Brain Injury Diagnosis and Treatment Issues

On Behalf of | Jun 24, 2020 | Car Accidents, Injuries

Traumatic Brain Injuries impact about 1.7 million Americans a year. One would think the sheer number of these wounds would make doctors and other professionals more aware of their causes, symptoms, and effects. But in many cases, that’s not true, as outlined below.

Given time and treatment, broken bones, severed nerves, and many other injuries generally heal, at least to a great extent. But brain injuries are permanent. Once these cells die, they do not regenerate.

As a result, a Lexington personal injury attorney can often obtain substantial compensation for TBI victims. This compensation usually includes money for economic losses, such as medical bills, and noneconomic losses, such as pain and suffering.

What Causes Brain Injuries?

Vehicle collisions cause most of the head injuries in Kentucky. These incidents combine all three causes of head injuries, which are:

  • Trauma: The airbags, seatbelts, and other restraint systems in today’s vehicles are much more sophisticated than the ones in place twenty or thirty years ago. But even the most advanced restraint system can only absorb so much force.
  • Noise: Many car crash witnesses say the sound is like an explosion. These sudden loud noises trigger shock waves which disrupt brain functions. These indirect brain injuries often affect bystanders and pedestrians.
  • Motion: In car crashes, victims’ heads often violently snap forward and backward. This motion often causes whiplash. This soft tissue injury does not appear on most diagnostic tests, but the condition could cause paralysis.

Dog bites also cause a number of head injuries. When a large breed dog, like a rottweiler, lunges at a small child, the knockdown often causes a concussive head injury.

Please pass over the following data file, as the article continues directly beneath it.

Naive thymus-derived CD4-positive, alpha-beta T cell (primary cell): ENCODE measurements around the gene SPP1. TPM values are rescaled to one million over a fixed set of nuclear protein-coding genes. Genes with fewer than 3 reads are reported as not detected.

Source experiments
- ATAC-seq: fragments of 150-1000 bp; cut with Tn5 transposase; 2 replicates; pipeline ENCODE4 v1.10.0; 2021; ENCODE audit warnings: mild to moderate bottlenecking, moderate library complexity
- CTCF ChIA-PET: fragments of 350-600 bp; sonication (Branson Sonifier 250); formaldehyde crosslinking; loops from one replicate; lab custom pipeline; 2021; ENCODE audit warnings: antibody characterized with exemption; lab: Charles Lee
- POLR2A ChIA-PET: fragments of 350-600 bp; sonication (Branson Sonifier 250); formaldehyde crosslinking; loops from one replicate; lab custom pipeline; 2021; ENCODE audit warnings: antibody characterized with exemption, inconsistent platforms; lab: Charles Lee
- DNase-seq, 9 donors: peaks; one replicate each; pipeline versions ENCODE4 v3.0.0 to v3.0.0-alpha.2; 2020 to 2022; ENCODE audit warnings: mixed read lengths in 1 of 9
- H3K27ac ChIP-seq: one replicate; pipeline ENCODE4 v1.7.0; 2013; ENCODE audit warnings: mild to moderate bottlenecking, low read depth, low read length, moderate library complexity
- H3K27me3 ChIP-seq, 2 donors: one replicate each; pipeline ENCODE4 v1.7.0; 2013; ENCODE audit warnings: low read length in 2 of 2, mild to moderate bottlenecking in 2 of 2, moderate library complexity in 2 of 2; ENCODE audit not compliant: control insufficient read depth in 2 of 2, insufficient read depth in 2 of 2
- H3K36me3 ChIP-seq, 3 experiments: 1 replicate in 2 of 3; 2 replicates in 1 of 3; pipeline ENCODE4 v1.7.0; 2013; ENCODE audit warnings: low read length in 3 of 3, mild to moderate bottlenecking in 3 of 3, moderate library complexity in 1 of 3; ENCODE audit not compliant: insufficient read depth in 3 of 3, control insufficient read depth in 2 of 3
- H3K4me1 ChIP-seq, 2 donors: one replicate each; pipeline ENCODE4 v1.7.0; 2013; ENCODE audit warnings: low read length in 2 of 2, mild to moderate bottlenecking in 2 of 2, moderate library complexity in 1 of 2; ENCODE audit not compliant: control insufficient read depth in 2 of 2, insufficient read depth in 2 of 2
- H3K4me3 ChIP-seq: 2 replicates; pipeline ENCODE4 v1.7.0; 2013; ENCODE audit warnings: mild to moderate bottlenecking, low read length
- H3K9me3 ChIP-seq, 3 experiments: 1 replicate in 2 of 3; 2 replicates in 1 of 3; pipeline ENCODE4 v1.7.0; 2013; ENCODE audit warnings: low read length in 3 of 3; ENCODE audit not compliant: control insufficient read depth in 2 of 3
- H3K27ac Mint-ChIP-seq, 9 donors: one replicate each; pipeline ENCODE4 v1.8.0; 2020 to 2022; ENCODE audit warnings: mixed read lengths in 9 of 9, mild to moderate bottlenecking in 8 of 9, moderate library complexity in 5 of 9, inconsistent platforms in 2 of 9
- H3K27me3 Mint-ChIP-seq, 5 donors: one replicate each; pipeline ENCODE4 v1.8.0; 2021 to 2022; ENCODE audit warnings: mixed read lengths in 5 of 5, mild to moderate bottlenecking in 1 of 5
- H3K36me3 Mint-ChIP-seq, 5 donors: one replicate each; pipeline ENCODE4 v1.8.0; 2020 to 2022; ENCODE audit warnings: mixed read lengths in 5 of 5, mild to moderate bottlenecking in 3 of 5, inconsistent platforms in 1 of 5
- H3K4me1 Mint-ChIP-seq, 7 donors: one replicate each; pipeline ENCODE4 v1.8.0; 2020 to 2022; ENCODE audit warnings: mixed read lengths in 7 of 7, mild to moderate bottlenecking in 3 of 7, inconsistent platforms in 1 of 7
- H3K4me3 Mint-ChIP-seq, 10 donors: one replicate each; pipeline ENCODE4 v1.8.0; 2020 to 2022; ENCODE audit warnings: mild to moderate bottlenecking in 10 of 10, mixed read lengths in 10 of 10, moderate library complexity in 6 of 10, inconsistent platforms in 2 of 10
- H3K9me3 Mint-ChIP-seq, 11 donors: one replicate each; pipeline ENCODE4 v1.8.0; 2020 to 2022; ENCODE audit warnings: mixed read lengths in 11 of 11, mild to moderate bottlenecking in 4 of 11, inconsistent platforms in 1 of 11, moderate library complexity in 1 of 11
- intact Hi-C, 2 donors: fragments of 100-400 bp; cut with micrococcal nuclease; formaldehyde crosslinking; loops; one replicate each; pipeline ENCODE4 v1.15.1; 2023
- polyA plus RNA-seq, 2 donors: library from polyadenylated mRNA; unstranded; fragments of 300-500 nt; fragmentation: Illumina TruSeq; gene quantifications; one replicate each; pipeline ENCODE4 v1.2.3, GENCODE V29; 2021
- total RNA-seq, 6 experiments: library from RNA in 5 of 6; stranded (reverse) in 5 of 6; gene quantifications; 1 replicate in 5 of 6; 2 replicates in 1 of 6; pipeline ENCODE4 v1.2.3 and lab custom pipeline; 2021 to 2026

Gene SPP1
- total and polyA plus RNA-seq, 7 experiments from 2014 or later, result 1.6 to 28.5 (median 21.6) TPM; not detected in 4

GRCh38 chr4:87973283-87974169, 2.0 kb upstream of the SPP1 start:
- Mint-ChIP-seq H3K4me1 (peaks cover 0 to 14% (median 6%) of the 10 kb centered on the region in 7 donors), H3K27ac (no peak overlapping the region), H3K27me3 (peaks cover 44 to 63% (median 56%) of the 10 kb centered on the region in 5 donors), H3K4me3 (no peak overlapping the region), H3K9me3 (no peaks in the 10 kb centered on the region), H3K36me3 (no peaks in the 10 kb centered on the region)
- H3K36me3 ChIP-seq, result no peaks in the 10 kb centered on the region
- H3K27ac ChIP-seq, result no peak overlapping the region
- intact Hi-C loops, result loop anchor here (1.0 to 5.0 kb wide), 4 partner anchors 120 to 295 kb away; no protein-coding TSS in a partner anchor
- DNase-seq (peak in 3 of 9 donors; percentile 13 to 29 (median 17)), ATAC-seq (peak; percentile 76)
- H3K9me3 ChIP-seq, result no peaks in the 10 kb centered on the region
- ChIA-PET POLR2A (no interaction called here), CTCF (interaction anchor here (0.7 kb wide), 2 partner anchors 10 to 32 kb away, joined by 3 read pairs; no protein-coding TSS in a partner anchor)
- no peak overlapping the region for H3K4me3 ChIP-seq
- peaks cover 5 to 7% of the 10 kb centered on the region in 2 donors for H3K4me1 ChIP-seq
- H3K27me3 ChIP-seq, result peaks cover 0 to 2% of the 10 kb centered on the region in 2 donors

On a related note, child dog bite victims often experience Post Traumatic Stress Disorder-type symptoms. Doctors now know that PTSD is not a processing disorder. Instead, it is a physical brain injury. For that reason, the Canadian Armed Forces recently renamed this condition OSI. Operational Stress Injury victims are eligible for the Sacrifice Medal, the Canadian equivalent of a Purple Heart. 

Other head injury causes include falls, swimming pool drownings, and third-party assaults. Like car wrecks and dog bites, these injuries usually involve negligence.

Identifying Head Injuries

TBIs are among the most commonly misdiagnosed medical conditions in Kentucky. There are several reasons why.

Many head injury victims do not feel injured. That’s because the brain often conceals its own injuries. For this reason, many concussed athletes ask their coaches to put them back in the game. They honestly “feel fine.”

Because of this trait, all car crash victims should be evaluated by a car crash physician. Even if the victim feels fine, the victim could have a serious head injury. TBIs are degenerative. The longer they go untreated, the more difficult they are to address.

Furthermore, many TBI victims do not suffer signature symptoms, like unconsciousness or vomiting. So, many doctors misdiagnose these injuries as shock from the accident. Once more advanced symptoms appear, such as headaches and personality changes, TBIs are much more difficult to treat.

Finally, many physicians still believe that TBIs are not physical injuries. They ascribe TBI symptoms to dehydration or other mundane causes.

Treating Head Injuries

As mentioned above, head injuries are incurable. However, proper treatment can reduce the symptoms and enable victims to live relatively normal lives.

If the injury is diagnosed early enough, doctors often perform surgery to reduce swelling. Contrary to popular myth, the brain does not fit snugly against the skull. Instead, the skull is like a watertank which suspends the brain in cerebrospinal fluid. If doctors can keep the brain from swelling, they can limit the injury.

Brain surgery is extremely delicate. It’s also usually quite expensive. Fortunately, as mentioned, compensation is usually available for medical bills.

Physical therapy is usually effective as well. However, brain injury physical therapy is nothing like ordinary muscle physical therapy. Brain injury physical therapists must train uninjured areas of the brain to take over lost functions. This process is usually long and laborious. Additionally, progress usually comes in fits and starts.

Frequently, insurance companies try to pull the financial plug in these instances. An attorney helps ensure the money keeps flowing, so the victim can improve to the fullest extent possible.

Brain injuries require a special kind of medical and legal approach. For a free consultation with an experienced personal injury lawyer in Lexington, contact the Goode Law Offices, PLLC. Attorneys can connect victims with doctors, even if they have no insurance or money.